This weekend marks a traditional holiday period renowned for bunnies, chocolate eggs and hot cross buns. However, the traditions of Easter trace back to early AD with the resurrection of Jesus Christ, making this one of the most important celebrations in Christianity. Primrose are here to help answer a few key questions regarding the festive Easter holiday, so sit back and enjoy the read!
Why do we celebrate Easter?
Based on the new testament of the Christian Bible, Jesus was crucified on a cross on Good Friday. However, when Mary Magdalene visited the tomb where Jesus lay a couple of days later, it was empty. An angel informed her Jesus had risen, and so started the celebration of Jesus’ resurrection. Today, we celebrate the week leading up to Easter as ‘Holy Week’, whilst many also observe the 40 day period of Lent to replicate Jesus’ sacrifice, and the 40 days he spent walking across the desert. The term ‘Easter’ did not originate around the same time however. It is believed to derive from the goddess of rebirth ‘Eostara’ , although other sources argue it derives from ‘Eastre’, the goddess of Spring, some years before Jesus’ resurrection era. With Easter being the oldest Christian holiday, it’s important to know the foundations of this festive period.
Where do hot cross buns come from?
Hot cross buns are a tasty addition to many over the Easter period, and are often sold all year round in major supermarkets, but what have they got to do with Easter? As you may have already guessed, the cross placed upon the bun is to represent Jesus’ body and his crucifixion. Currants or raisins are most commonly used to add flavourings, which represents the spices used to embalm Jesus at his burial. Therefore, traditionally they are eaten on Good Friday to match the date with this event. Queen Elizabeth I once passed a law stating sales of buns and spiced cakes were limited to funerals and the Friday before Easter!
Why does Easter fall on a different day each year?
Easter is a movable date and can fall as early as March 23rd (the earliest Easter in the last century), but commonly falls between the very end of March and mid to late April (25th is the latest date, which will occur in 2038). It is calculated as the first Sunday after the first full moon following the start of spring (based upon the common Gregorian calendar). This first full moon is also known as Paschal (Passover) to symbolise Jesus’ death and resurrection around the same time as the Jewish Passover. There have been discussions to have a fixed date, but this is yet to happen.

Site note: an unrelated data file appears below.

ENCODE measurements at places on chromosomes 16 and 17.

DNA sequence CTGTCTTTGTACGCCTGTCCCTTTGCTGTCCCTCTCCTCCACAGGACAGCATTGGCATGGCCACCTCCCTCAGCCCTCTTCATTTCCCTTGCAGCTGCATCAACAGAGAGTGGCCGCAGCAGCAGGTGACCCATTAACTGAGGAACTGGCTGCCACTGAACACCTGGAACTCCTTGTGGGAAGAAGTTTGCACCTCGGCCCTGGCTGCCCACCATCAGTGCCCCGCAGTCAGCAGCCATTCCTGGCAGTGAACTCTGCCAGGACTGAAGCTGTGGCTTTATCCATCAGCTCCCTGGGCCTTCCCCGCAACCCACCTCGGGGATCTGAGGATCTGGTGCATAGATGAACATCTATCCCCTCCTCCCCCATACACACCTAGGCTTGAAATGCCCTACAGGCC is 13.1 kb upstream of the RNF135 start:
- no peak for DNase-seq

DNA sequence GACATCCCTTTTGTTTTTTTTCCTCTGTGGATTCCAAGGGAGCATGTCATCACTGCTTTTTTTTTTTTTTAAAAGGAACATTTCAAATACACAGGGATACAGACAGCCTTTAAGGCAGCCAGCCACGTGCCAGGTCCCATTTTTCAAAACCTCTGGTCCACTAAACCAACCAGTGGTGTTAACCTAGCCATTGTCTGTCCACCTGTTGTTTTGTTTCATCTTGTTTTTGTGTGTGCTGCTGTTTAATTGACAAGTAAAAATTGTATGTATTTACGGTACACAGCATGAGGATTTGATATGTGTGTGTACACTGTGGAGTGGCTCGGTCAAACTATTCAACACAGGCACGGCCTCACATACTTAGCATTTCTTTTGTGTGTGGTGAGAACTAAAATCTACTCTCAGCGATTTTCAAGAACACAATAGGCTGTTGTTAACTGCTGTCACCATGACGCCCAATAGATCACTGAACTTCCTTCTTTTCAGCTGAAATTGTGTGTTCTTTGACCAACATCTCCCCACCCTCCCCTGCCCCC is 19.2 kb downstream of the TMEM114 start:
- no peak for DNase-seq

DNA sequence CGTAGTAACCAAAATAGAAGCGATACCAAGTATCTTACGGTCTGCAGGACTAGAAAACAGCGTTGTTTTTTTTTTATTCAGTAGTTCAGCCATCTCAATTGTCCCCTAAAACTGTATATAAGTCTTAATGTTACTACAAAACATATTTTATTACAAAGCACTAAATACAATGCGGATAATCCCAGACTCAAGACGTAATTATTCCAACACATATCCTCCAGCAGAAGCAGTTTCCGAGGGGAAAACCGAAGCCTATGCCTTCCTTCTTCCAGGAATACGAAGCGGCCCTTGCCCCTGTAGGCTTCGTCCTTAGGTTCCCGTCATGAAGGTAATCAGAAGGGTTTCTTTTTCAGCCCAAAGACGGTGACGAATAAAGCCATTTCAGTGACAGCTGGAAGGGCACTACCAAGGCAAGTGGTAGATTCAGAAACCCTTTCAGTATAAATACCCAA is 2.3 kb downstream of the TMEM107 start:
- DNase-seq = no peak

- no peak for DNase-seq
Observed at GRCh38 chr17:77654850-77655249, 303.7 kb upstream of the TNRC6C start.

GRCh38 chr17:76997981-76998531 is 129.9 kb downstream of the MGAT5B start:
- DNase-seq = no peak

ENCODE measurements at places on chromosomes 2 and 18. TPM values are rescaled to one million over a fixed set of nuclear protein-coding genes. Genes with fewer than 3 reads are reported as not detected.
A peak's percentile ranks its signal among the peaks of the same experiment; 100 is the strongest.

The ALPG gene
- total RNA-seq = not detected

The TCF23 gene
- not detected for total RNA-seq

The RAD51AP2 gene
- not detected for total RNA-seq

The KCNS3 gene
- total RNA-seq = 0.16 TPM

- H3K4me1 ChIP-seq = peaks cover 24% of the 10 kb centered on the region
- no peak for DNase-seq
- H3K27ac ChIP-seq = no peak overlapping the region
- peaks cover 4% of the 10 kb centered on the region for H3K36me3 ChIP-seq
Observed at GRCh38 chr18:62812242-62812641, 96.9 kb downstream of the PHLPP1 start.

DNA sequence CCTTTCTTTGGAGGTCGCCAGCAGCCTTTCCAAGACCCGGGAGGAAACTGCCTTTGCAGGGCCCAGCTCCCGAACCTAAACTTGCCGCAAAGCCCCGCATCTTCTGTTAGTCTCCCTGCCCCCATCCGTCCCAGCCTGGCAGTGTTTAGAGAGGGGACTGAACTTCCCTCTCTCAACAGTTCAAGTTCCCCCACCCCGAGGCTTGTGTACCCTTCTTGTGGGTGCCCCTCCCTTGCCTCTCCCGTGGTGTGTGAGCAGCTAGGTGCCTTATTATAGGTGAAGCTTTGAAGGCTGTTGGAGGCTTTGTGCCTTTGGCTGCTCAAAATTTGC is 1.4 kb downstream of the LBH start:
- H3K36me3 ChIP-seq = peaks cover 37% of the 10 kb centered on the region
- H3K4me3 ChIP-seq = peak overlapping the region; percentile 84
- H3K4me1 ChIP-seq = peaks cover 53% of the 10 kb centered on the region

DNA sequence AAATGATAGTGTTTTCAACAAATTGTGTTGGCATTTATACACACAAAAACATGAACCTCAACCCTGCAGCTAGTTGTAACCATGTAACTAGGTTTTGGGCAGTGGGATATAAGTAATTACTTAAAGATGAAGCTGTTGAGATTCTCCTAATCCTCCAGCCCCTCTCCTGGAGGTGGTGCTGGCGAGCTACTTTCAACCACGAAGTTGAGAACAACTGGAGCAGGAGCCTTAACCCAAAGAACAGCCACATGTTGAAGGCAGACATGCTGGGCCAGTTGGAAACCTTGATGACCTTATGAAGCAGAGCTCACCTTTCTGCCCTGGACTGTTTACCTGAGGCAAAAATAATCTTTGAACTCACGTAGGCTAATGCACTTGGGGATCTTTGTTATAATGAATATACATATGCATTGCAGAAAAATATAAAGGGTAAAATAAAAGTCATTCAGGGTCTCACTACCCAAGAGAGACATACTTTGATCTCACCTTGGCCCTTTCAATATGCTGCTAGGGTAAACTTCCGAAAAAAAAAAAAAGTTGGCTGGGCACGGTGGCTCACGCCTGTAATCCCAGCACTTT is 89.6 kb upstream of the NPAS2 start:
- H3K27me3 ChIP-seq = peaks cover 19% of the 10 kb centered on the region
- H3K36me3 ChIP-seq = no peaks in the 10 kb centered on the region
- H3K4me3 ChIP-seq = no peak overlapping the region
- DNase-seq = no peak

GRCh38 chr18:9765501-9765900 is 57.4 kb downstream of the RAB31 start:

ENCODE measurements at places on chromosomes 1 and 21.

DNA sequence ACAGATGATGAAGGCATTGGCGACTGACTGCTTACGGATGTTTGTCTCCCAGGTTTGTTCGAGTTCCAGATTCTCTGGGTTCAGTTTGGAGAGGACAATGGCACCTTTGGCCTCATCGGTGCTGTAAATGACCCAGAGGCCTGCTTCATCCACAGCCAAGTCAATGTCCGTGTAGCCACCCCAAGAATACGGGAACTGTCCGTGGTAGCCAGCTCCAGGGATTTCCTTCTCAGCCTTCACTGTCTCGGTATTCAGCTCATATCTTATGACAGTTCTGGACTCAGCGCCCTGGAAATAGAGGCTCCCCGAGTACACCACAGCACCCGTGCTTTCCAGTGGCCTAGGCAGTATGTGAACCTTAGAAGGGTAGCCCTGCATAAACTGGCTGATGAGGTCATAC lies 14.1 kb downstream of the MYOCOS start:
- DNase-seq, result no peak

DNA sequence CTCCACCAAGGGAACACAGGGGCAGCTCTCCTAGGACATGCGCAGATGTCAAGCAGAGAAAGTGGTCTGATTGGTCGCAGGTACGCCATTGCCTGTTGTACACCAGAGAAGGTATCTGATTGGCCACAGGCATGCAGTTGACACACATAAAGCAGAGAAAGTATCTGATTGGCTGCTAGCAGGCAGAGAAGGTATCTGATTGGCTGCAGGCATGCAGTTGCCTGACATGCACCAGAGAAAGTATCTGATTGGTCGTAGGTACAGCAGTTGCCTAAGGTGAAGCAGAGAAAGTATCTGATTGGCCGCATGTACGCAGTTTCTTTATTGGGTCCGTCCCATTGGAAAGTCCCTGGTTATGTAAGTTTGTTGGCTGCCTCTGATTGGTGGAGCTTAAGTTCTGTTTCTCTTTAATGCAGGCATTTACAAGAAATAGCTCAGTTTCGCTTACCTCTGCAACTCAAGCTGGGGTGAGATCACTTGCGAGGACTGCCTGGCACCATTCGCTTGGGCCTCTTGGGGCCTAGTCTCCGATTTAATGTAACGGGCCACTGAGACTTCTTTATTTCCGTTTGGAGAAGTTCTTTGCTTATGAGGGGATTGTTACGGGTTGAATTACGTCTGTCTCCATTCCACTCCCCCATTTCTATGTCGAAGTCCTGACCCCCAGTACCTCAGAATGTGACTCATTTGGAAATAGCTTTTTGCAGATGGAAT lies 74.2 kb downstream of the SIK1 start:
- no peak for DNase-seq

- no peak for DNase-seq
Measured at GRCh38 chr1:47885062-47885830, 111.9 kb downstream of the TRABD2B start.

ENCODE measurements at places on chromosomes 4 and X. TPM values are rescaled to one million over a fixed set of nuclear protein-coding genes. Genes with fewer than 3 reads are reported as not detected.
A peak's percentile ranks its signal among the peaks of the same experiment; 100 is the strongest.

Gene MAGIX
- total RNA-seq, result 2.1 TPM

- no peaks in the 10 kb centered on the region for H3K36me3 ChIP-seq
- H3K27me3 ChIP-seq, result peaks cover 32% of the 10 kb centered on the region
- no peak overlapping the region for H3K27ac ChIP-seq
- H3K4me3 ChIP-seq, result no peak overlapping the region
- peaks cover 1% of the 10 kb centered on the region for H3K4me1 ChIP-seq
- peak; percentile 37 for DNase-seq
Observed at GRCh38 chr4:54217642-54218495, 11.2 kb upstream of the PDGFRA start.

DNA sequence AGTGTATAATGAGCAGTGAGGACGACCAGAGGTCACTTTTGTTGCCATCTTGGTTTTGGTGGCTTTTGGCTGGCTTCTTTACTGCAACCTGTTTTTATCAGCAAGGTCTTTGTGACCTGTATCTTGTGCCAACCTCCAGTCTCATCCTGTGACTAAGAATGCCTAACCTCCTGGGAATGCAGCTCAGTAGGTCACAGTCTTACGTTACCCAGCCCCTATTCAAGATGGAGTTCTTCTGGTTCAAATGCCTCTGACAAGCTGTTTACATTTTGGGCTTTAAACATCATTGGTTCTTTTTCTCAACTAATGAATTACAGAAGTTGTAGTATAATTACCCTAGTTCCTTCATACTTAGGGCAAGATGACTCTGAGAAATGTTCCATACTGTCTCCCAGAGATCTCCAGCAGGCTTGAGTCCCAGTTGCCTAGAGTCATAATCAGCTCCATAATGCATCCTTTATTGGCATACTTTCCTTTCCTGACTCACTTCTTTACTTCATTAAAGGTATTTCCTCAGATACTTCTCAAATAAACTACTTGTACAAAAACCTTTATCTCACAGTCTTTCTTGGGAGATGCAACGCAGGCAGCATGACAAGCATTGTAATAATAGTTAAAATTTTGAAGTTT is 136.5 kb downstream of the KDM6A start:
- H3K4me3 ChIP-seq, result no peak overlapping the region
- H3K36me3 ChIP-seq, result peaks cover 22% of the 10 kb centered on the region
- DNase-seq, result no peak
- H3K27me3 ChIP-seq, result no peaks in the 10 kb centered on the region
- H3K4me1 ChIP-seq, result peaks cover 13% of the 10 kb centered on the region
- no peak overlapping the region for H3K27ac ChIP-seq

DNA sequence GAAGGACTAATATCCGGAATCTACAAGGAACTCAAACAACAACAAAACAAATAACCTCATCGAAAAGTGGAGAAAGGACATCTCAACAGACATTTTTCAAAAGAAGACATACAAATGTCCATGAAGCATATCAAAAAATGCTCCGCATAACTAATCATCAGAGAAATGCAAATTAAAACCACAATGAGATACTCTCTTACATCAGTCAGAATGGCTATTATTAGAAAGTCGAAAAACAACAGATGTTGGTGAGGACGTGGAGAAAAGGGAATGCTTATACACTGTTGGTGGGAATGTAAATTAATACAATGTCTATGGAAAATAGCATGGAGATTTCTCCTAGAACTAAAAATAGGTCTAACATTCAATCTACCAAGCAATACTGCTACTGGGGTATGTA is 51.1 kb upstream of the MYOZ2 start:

What do chocolate eggs have to do with Easter?
The custom of giving eggs as a present at Easter is to celebrate and resemble new life. When the egg is cracked open, it resembles the empty tomb where Jesus lay. Many believe the egg also represents fertility, rebirth and a new start. Chocolate eggs originated in the early 19th century, with early production in France and Germany, but Cadbury’s being the first mass producing egg maker. Admittedly, there isn’t much to link chocolate with Easter, other than consumer demand for a flavoursome, popular gift.
What makes a great Easter present?
Easter is a time for giving, and many will present a (chocolate) egg to their recipient. However, if you wish to offer something different and unique, you’re spoilt for choice. A traditional ’Mr Bunny’ statue or a topiary rabbit would look great in anyone’s garden. Or if you’re feeling adventurous and off the norm, an Easter Island water feature!
Whatever you do with your Easter weekend, we hope you have a great one!
Amie is a marketing enthusiast, having worked at Primrose since graduating from Reading University in 2014.
She enjoys all things sport. A keen football fan, Amie follows Tottenham Hotspur FC, and regularly plays for her local 5 a side football team.
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